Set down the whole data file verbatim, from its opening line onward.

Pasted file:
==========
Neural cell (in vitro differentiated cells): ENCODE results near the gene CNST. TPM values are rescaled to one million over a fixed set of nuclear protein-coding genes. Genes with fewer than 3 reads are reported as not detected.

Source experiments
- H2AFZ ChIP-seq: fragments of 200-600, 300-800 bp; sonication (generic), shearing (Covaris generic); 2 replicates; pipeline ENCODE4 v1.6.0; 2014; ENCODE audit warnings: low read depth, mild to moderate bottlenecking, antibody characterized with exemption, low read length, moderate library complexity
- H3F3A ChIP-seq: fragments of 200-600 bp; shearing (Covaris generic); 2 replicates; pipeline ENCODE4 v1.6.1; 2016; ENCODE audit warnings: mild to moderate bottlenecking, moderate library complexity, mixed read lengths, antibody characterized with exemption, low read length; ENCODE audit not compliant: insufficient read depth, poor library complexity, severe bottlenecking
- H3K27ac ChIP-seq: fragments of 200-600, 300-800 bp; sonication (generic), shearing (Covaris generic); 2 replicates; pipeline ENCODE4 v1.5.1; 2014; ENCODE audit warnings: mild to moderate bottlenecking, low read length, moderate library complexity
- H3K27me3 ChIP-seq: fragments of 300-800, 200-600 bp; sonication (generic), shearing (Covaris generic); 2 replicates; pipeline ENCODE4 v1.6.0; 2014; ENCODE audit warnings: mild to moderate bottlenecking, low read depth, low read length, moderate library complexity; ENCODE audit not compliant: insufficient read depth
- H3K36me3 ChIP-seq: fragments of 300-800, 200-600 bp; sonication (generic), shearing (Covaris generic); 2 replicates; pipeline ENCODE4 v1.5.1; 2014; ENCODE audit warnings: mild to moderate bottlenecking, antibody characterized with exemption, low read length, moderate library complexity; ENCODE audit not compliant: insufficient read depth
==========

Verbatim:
Neural cell (in vitro differentiated cells): ENCODE results near the gene CNST. TPM values are rescaled to one million over a fixed set of nuclear protein-coding genes. Genes with fewer than 3 reads are reported as not detected.

Source experiments
- H2AFZ ChIP-seq: fragments of 200-600, 300-800 bp; sonication (generic), shearing (Covaris generic); 2 replicates; pipeline ENCODE4 v1.6.0; 2014; ENCODE audit warnings: low read depth, mild to moderate bottlenecking, antibody characterized with exemption, low read length, moderate library complexity
- H3F3A ChIP-seq: fragments of 200-600 bp; shearing (Covaris generic); 2 replicates; pipeline ENCODE4 v1.6.1; 2016; ENCODE audit warnings: mild to moderate bottlenecking, moderate library complexity, mixed read lengths, antibody characterized with exemption, low read length; ENCODE audit not compliant: insufficient read depth, poor library complexity, severe bottlenecking
- H3K27ac ChIP-seq: fragments of 200-600, 300-800 bp; sonication (generic), shearing (Covaris generic); 2 replicates; pipeline ENCODE4 v1.5.1; 2014; ENCODE audit warnings: mild to moderate bottlenecking, low read length, moderate library complexity
- H3K27me3 ChIP-seq: fragments of 300-800, 200-600 bp; sonication (generic), shearing (Covaris generic); 2 replicates; pipeline ENCODE4 v1.6.0; 2014; ENCODE audit warnings: mild to moderate bottlenecking, low read depth, low read length, moderate library complexity; ENCODE audit not compliant: insufficient read depth
- H3K36me3 ChIP-seq: fragments of 300-800, 200-600 bp; sonication (generic), shearing (Covaris generic); 2 replicates; pipeline ENCODE4 v1.5.1; 2014; ENCODE audit warnings: mild to moderate bottlenecking, antibody characterized with exemption, low read length, moderate library complexity; ENCODE audit not compliant: insufficient read depth